Intern Emanuel Hampton continues his Tacony Creek Creatures series with our mascot, the Great Blue Heron! You can see this awe-inspiring bird in the creek and flying above the park. You can also see it on our van, Creekforce 1 and it’s one of the birds featured in our Bird Murals along the trail under Whitaker Avenue.
There are a variety of birds present in Tacony Creek Park but there’s only one that’s our mascot: the Great Blue Heron!
These are the largest herons in North America and are most iconic with their white, grey, and blue color along with frayed feathers. With its sharp, piercing bill, S-shaped neck, and long legs, it walks through the water and hunts its aquatic prey.
Great blue herons are carnivores that are known to hunt and feed on various species of fish. Despite being classified as piscivores (fish-eating animals), they are also capable of eating frogs, baby alligators, salamanders, insects, rodents, and even other smaller birds!
Because of their piscivorous nature, they tend to live near freshwater sources like ponds, lakes, meadows, and marshes. Their nests are usually in isolated places to protect themselves from predators.
With eyes on the side of their heads instead of the front, they have 360-degree vision and their rod-type photoreceptors help them see more in the dark, making them hard to sneak up on.
Just like flamingos, cranes, and wading birds, herons sleep while standing up instead of laying down, to keep in body heat.
Male great blue herons are slightly larger than females and are in charge of choosing a spot for a nest. Female great blue herons lay about 3 to 6 eggs in mating season. Their soon-to-be newborns are called chicks or nestlings. The eggs hatch and in 7 to 11 weeks, the new herons are old enough to leave the nest. They do this every year and usually go to the same spot.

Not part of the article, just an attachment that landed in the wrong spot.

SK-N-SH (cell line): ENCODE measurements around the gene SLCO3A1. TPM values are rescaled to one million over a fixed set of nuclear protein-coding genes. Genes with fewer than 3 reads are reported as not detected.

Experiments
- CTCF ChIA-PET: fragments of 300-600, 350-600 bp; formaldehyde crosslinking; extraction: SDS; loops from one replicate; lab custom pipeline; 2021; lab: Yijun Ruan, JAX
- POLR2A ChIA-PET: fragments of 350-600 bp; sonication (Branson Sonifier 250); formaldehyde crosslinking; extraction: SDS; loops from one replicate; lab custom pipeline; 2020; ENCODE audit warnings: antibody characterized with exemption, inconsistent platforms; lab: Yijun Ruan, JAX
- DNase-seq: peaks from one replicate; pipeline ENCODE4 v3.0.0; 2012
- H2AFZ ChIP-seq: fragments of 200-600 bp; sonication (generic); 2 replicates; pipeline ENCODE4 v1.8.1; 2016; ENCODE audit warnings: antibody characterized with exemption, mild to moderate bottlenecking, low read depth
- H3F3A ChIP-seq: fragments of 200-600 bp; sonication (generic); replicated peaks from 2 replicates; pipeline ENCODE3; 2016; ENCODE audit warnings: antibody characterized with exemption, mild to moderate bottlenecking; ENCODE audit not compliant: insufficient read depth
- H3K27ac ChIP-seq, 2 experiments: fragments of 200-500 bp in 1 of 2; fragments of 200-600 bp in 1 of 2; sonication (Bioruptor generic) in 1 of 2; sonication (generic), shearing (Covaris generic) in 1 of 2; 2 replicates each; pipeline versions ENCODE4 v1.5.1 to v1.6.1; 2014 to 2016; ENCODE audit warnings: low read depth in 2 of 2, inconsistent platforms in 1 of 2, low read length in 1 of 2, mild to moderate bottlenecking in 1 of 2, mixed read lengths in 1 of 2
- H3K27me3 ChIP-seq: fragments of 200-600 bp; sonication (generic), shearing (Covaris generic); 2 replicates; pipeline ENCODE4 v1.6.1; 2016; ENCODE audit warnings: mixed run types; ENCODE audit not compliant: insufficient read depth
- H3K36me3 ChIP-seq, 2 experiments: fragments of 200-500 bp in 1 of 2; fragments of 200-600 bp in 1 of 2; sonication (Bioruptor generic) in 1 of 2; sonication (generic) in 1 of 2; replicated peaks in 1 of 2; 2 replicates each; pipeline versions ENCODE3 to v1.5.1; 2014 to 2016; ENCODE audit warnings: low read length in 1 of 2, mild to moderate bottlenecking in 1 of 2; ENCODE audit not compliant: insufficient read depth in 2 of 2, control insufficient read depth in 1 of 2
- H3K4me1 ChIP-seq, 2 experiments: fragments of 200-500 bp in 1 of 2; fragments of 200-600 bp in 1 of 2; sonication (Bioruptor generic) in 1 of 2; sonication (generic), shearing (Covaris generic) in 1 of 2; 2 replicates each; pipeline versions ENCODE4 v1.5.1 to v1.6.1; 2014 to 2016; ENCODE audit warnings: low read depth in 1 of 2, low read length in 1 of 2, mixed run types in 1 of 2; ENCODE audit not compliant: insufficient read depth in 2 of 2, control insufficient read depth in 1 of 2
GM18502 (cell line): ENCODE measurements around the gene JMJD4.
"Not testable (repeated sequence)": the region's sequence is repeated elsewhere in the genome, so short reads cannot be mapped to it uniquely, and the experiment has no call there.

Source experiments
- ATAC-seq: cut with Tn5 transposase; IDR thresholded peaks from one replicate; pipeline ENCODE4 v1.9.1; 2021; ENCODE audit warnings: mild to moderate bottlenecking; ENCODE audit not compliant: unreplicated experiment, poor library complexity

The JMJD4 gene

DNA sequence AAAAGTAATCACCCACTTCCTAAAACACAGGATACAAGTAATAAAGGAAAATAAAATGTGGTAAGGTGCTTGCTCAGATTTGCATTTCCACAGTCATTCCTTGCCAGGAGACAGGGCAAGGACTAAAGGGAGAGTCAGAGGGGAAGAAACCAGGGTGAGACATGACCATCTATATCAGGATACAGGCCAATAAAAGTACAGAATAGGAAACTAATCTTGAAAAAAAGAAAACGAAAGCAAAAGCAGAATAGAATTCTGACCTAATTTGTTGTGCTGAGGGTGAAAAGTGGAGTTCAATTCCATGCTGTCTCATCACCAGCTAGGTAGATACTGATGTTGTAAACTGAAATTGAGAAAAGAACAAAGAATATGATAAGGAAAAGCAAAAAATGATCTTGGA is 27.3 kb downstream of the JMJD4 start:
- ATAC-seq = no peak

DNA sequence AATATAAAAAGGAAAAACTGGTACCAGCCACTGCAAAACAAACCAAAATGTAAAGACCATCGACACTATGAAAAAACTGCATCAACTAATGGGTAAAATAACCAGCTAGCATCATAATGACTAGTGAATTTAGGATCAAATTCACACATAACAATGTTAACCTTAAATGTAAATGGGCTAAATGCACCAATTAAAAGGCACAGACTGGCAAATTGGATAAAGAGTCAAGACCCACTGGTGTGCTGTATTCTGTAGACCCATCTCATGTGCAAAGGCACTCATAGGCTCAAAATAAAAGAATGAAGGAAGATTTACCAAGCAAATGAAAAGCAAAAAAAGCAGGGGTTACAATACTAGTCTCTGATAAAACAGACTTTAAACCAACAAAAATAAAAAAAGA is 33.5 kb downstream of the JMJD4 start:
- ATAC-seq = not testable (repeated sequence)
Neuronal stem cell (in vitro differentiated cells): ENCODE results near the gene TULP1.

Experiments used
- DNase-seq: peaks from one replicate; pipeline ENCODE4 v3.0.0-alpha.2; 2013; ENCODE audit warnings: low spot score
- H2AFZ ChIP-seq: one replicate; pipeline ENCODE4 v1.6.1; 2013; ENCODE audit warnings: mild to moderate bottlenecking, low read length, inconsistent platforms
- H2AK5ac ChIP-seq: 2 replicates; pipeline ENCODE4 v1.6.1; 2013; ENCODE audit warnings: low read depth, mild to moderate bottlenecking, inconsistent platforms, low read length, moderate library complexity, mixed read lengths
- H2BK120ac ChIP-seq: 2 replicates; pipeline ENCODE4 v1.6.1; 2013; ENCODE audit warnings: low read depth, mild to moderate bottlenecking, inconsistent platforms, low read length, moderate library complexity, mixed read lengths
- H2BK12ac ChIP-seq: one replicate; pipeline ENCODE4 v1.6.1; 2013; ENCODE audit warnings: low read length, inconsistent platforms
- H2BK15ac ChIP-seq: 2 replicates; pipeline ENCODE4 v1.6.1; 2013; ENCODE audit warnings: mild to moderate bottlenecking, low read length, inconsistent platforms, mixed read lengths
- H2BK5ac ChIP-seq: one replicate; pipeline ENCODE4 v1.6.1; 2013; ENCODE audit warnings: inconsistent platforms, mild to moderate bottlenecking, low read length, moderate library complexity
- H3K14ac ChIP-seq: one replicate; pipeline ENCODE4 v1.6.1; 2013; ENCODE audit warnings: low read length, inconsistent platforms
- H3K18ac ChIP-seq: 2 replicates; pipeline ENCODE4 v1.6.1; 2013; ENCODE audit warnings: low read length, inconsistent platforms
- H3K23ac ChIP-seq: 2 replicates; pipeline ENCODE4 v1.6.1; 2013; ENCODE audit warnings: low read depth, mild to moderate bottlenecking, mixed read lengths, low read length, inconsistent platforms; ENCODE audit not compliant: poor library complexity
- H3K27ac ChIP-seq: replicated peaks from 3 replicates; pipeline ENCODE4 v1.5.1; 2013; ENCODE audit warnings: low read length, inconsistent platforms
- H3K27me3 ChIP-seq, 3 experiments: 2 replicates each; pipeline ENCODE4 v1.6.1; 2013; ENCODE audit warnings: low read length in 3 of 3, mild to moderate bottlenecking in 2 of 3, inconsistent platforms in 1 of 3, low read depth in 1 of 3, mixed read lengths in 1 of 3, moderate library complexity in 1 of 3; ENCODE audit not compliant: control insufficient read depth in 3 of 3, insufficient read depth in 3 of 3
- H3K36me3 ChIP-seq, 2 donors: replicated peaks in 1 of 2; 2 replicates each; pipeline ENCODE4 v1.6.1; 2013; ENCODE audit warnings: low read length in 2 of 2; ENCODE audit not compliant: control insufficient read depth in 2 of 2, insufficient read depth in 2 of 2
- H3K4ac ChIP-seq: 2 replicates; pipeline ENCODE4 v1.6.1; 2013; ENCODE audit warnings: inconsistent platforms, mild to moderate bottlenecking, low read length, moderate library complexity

A great blue heron is aggressive and won’t hesitate to attack something bigger than itself. They are capable of killing a human thanks to their sharp bills. Like other large birds, the great blue heron spreads its wings and makes a defensive stance when threatened by a bigger opponent. This is to make itself look bigger and more menacing. It attacks by lunging with its piercing bill and stabbing its foe. Even so, Great blue herons still have weaknesses.
Since Great blue herons are rather heavy birds, they take off at lower angles and are slower to do so, making them easier to be tackled or pounced on. Their hollow bones let them fly but at a cost of durability.
They are very brave birds but lack the defenses to take a hit from anything too strong. Because of their hollow bones, they’re more susceptible to breaking their bones.
Great blue herons have a very large handful of predators from which they need to make sure they steer clear. These are mostly animals known to eat large birds: Coyotes, bobcats, crows, bald eagles, and bigger animals. Most of their predators have to be precise and fast to catch the blue heron before they start flying. Predators who are good at hiding and pinning are the most successful in capturing their feathery prey.
Without any warning, time to think, or bones strong enough to work under pressure, the Great Blue Heron can become prey.
Great Blue Herons are wonderful creatures to spot and find!